"The King and I," the current revival at the Pantages, is a monument in blancmange commemorating cuteness. Cute little Siamese wives, and cute little Siamese children, and cute little Siamese settings that evoke all the tinselly glamour of an Oriental whorehouse. The story itself, based mainly on Anna Leonowen's book "The English Governess at the Siamese Court," could be perversely condensed as follows: An upper-middle-class English teacher, summoned to tutor the children of a Siamese emperor in Western language and customs, pollutes the rich traditions of an ancient culture with superficial notions of Christianity and democracy, subverting the King's authority, destabilizing the state and, after humiliating him before his royal entourage and straining his weak heart with excessive dancing of the polka, ultimately brings about his death. It being a musical soap opera, it is implied, of course, that the King has secret hankerings for the British tutor, which, tacitly, are reciprocated.
The most curious aspect of the culture clash is that what most seems to get Anna's goat is the fact that the ancient hierarchical customs impose a rigid caste system which demands slavish obsequiousness from all the King's subjects. An odd objection in the late 19th century, when England itself was one of the most class-ridden societies in the world and the deference due to British royalty, although less flamboyant, was every bit as severe as that accorded the King of Siam.
In the role of the English governess (originally created by Gertrude Lawrence, who was much closer to the right age) is Marie Osmond, who has a limpid voice that is almost entirely devoid of character. Someone ought to inform the actress that only parodic Music Hall comedians pronounce the word "know" as "ni'yoh" and that, in England, "romance" doesn't rhyme with "ponce" but with "pants." Osmond wears her English accent as lightly as if it were the anchor of the Titanic. She looks like a piece of Dresden china and, unfortunately, acts like one as well.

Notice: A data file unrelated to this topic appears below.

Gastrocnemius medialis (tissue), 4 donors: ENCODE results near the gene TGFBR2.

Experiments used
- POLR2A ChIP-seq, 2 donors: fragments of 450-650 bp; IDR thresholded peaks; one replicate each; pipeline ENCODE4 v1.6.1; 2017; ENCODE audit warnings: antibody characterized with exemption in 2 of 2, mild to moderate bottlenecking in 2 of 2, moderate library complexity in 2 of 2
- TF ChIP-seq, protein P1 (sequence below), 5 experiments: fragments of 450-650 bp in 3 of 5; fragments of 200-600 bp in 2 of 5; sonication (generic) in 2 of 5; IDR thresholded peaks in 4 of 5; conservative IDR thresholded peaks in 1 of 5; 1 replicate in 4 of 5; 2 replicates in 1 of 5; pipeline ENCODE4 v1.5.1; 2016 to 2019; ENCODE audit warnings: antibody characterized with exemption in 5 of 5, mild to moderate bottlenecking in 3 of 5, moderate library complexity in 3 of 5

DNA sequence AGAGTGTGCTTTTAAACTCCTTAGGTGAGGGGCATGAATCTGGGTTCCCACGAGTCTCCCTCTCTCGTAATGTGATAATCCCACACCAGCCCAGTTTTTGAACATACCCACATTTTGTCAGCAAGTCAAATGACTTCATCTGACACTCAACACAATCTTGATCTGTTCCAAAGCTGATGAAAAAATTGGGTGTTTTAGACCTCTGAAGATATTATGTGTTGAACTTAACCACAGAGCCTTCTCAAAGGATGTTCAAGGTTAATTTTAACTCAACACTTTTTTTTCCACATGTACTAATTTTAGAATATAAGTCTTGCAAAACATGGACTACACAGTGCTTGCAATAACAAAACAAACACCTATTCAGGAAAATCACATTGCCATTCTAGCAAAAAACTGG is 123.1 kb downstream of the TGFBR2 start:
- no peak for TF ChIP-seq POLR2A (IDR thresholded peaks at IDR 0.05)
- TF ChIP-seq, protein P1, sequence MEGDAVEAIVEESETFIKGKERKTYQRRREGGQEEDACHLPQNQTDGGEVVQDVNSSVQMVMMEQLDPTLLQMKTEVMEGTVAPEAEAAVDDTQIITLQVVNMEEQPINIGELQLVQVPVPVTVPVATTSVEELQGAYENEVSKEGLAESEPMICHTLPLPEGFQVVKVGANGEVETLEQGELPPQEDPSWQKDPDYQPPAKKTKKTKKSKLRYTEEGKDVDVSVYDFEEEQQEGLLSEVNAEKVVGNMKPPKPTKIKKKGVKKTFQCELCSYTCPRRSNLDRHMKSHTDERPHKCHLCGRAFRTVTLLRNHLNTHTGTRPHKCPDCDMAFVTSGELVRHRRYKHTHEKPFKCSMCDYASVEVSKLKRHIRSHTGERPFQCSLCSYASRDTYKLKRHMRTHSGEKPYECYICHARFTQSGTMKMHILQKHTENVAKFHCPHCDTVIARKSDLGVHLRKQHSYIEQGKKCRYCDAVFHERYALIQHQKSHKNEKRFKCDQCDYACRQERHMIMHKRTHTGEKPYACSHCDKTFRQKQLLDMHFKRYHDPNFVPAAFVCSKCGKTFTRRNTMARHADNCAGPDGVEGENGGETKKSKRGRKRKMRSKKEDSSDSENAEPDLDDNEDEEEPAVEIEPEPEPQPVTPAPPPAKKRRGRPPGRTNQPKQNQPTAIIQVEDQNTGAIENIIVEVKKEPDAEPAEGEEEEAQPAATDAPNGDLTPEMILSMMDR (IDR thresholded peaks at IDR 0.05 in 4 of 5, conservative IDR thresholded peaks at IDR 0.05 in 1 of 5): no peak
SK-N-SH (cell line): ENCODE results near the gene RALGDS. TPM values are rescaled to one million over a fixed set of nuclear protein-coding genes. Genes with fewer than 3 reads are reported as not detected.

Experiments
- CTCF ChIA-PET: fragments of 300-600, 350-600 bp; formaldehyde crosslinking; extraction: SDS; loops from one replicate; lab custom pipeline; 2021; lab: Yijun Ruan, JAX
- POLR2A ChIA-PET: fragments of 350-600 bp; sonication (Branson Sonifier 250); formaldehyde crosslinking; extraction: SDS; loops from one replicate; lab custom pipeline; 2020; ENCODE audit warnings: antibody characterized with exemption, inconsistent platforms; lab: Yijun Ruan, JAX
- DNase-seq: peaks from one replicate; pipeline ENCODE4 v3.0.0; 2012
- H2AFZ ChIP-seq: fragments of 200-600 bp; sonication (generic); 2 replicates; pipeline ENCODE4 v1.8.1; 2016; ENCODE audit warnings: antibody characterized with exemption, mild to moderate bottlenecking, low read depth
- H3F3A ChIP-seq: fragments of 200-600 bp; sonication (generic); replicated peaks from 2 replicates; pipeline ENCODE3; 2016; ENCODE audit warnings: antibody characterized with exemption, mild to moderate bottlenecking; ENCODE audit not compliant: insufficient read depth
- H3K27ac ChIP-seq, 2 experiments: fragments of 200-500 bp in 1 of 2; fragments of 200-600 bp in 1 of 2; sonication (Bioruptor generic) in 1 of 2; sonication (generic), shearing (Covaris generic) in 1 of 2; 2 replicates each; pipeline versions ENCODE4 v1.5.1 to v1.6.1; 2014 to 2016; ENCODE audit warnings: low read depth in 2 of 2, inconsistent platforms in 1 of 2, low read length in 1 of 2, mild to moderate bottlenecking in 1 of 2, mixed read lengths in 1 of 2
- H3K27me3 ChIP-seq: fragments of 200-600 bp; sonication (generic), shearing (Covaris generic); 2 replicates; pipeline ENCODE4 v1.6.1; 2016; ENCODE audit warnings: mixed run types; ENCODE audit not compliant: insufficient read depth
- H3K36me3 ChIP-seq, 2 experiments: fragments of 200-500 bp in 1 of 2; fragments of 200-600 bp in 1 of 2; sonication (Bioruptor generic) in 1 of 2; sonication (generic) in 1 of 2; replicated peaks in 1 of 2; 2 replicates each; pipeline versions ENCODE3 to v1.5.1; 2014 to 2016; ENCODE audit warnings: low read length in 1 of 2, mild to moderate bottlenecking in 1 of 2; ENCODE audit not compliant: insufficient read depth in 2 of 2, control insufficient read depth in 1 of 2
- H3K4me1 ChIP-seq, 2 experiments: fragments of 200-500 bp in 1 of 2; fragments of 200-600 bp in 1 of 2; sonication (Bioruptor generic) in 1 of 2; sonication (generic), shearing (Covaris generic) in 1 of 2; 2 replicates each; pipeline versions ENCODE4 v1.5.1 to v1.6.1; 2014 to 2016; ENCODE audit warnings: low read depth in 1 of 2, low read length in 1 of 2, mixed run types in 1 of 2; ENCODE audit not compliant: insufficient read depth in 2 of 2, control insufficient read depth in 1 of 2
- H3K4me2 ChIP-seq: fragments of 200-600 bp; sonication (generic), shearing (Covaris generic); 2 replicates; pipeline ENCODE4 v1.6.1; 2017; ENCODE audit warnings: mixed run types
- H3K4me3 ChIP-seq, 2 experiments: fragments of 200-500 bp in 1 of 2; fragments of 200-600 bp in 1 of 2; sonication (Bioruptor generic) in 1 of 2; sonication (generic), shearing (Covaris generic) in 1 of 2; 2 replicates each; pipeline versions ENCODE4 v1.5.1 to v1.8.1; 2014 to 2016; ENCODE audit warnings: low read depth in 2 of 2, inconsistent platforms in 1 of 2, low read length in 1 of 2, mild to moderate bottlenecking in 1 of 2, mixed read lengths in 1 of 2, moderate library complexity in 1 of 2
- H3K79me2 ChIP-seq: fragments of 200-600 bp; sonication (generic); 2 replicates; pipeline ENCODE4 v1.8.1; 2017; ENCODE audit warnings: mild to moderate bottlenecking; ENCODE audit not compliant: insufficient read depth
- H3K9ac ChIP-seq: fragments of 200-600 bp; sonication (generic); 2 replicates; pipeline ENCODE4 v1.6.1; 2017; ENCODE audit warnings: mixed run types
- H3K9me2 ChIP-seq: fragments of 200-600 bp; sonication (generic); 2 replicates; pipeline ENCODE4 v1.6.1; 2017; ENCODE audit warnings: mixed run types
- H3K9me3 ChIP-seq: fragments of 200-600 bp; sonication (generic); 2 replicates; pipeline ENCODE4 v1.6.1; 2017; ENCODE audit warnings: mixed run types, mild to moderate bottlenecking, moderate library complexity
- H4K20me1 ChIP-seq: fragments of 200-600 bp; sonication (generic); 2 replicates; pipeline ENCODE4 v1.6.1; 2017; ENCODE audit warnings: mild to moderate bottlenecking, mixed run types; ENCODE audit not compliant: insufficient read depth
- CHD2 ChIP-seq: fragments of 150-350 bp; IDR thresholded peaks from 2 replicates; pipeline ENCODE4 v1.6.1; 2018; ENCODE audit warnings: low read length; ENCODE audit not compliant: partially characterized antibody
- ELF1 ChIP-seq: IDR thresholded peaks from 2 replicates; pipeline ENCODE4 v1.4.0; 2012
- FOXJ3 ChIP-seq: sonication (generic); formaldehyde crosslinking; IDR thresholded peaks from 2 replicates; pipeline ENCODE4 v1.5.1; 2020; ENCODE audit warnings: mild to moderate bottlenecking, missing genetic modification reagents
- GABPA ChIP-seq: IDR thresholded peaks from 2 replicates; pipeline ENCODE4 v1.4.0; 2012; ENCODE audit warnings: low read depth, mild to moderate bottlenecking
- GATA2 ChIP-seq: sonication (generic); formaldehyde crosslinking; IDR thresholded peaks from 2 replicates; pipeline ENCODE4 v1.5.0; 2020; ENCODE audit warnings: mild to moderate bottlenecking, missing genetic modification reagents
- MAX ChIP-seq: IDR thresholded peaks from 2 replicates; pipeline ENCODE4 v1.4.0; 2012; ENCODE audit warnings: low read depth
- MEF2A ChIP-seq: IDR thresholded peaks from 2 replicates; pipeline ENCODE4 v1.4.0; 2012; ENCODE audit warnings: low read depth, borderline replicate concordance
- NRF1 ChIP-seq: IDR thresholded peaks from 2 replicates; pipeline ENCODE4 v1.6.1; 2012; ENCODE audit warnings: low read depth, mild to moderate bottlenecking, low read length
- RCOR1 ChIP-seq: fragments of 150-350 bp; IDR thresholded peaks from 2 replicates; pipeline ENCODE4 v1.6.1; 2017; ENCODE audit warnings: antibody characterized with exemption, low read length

As the Siamese potentate, Victor Talmadge is tough, terse and authoritative, but constantly operating under the cloud of Yul Brynner's definitive performance. A radically different approach, one that played up the King's insecurities rather than his pomposity, might have reaped greater rewards. The rest of the cast is dramatically negligible and musically undernourished, the strongest and most delineated performance coming from Helen Yu as Lady Thiang, the King's sympathetic stalwart at the palace. As in previous revivals, the Siamese version of "Uncle Tom's Cabin," tastefully choreographed by Jerome Robbins, is the high point of the evening -- a hard-edged little gem amid the soft-centered bonbons that surround it.